FORT WORTH, Texas — Fewer than 15 minutes into Tuesday evening’s Fort Worth school board meeting, one woman had to be removed. As police escorted her out of the packed auditorium, she screamed, “Stop whitewashing history!”
Though there was no agenda item for the discussion of critical race theory, the topic dominated the public comment period of the meeting. For more than two hours, dozens of people filed to the podium to alternately support the district’s work on equity and passionately decry the suddenly controversial, decades-old academic framework that explores how racism is embedded in U.S. policies and systems.
The protest was organized by former student Carlos E Turcios, who also organized The March Against Critical Race Theory earlier in the day. Turcios was appointed to the district’s Racial Equity Committee by long-tenured board member Tobi Jackson, who was unanimously voted board president at Tuesday night’s meeting.
“We flooded the FWISD School Board again,” Turcios said in a social media post. “No to CRT. We need a different approach to [sic] helping our Black and Hispanic students. Not CRT. We need to empower them by emphasizing the importance of having a family, individualism, appreciation, learning entrepreneurship skills, and more. Glad I was able to help lead this event.”
Critical race theory is not taught in Fort Worth ISD, said spokesman Clint Bond.
Conservative pundits have recently turned the term into a political controversy. Several states, including Texas, have attempted to legislate the teaching of CRT out of Texas schools. Gov. Greg Abbott signed into law a bill last week that restricts how current events and America’s history of racism can be taught in Texas schools. It’s been commonly referred to as the “critical race theory” bill, though the term “critical race theory” never appears in it.
In signing the measure, Abbott said “more must be done” to “abolish critical race theory in Texas” and announced that he would ask the legislature to address the issue during a special session this summer.
Meanwhile, the debate has taken hold across the nation. Last year, conservative activist Christopher Rufo began using the term “critical race theory” publicly to denounce anti-racist education efforts. Since then, conservative lawmakers, commentators and parents have raised alarms that critical race theory is being used to teach children that they are racist and that the U.S. is a racist country with irredeemable roots.
Sen. Ted Cruz and others have called the theory racist itself for centering the nation’s story on racial conflict. In addition, conservative commentator Gerard Baker has argued that critical race theory bans critical thought in favor of what resembles religious instruction.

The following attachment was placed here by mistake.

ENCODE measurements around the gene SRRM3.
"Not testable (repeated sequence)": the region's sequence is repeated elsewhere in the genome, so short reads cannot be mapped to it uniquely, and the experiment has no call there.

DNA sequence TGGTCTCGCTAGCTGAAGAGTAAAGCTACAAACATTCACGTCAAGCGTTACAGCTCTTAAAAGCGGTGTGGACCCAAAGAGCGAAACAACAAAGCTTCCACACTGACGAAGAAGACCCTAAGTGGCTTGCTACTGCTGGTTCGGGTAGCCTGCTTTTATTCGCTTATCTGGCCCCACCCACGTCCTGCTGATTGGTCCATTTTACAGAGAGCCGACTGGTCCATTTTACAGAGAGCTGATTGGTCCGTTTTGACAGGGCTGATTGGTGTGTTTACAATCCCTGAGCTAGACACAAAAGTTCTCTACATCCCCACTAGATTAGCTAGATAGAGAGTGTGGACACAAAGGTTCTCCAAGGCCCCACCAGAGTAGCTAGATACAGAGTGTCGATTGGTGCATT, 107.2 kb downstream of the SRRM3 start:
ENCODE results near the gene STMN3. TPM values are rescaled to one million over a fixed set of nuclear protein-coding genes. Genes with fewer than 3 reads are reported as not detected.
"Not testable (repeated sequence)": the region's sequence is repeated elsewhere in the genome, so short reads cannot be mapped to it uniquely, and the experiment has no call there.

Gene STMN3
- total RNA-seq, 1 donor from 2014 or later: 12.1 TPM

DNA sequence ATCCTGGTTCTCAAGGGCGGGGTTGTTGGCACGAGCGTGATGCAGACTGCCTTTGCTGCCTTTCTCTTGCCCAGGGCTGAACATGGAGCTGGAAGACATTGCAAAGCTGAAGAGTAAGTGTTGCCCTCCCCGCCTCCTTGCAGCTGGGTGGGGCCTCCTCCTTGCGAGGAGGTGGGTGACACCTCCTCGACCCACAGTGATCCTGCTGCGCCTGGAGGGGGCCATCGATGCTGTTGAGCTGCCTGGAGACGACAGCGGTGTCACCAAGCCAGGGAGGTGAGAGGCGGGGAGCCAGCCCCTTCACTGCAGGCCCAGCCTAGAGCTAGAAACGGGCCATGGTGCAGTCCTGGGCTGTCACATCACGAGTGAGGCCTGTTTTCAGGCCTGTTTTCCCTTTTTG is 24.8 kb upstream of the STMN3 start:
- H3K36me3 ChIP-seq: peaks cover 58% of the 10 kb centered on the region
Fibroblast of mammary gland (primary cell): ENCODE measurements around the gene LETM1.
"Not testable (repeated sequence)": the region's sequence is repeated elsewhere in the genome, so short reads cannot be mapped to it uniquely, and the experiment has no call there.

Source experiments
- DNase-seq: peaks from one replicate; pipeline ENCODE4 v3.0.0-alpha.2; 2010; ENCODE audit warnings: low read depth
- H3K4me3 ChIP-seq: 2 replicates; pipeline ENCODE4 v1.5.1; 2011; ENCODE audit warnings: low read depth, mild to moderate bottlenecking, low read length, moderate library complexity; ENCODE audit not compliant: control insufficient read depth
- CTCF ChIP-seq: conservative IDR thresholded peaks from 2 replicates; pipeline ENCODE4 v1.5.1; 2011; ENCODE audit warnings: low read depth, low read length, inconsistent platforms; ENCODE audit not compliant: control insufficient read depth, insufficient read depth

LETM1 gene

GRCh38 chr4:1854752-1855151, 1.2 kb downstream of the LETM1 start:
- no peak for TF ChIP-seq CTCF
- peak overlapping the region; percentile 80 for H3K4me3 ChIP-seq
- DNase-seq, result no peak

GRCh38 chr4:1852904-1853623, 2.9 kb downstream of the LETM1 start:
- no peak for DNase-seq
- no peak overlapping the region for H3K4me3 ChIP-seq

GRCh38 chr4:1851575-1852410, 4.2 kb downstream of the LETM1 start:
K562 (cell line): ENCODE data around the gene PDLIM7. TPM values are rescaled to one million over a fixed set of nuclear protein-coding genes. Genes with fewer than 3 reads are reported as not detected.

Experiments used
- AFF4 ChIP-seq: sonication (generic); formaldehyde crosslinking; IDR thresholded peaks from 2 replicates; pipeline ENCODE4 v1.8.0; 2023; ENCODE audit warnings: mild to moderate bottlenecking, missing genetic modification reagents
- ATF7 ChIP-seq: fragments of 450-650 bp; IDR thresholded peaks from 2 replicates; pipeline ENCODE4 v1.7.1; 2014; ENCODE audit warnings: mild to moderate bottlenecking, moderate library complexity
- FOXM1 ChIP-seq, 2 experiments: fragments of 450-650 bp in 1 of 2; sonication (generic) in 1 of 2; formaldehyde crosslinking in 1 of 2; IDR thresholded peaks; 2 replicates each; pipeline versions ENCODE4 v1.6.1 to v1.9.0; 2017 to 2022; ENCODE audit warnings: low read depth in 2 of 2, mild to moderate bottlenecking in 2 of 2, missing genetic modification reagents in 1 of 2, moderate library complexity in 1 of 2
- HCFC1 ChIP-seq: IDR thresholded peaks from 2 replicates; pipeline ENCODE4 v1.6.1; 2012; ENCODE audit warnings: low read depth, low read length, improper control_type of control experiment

Tuesday night’s Fort Worth school board meeting was one of the first of many public roils likely to flame up in the aftermath of that legislation Abbott signed into law.
Former school board member Ashley Paz, who chose not to run for reelection in May, said there is a massive misunderstanding surrounding the concept.
“Critical race theory is a graduate-level legal framework,” she said. “It is not something that you teach in K through 12 education. “I think that what has happened is that critical race theory has become a catch-all term.”
Opponents often conflate the theory with districts’ broader diversity and inclusion efforts, anti-racism training or multicultural curricula. In doing so, school district boardrooms have become a central battleground in this culture war, even as the central issue is often misunderstood.
Fort Worth ISD staffers have been trained in a system called “Beyond Diversity,” which aims to help people understand their own implicit biases. During the last session, the legislature passed a law that forbids school districts from requiring this training.
Although the district doesn’t teach CRT and staff are no longer required to have certain kinds of diversity training, a few parents threatened to leave the district over this fight. They accused the district of indoctrinating students and making students feel like they are “oppressed or oppressors” based on their skin color.
“We are teaching our students that they are labeled by the color of their skin,” one speaker told the board.
One concerned parent read a letter from an eighth-grader.
“My eighth-grade English teacher taught us for the first two weeks how awful white men are,” the man read. “For two weeks, I didn’t speak a single word in class. My fellow white male classmates left the classroom feeling the same way. Those teachings made me feel like worthless scum unworthy of living. My white male classmates were constantly using the pronoun ‘we’ when talking about slavery. Eventually I had to raise my hand and remind them that we were not and are not a part of those despicable acts.”
“People don’t realize how strongly that affects boys in an extremely negative way,” the speaker concluded to thunderous applause.
A longtime educator addressed the board on behalf of another teacher and parent.
“The notion that educating our professionals on how systemic racism operated in every facet of society in our nation’s history and still affects us today — the notion that in itself is racist would be laughable if it weren’t so troubling,” he said.
"As a society, we must have honest dialogue about race and be ready when our students want to have those discussions in the classroom,” he continued.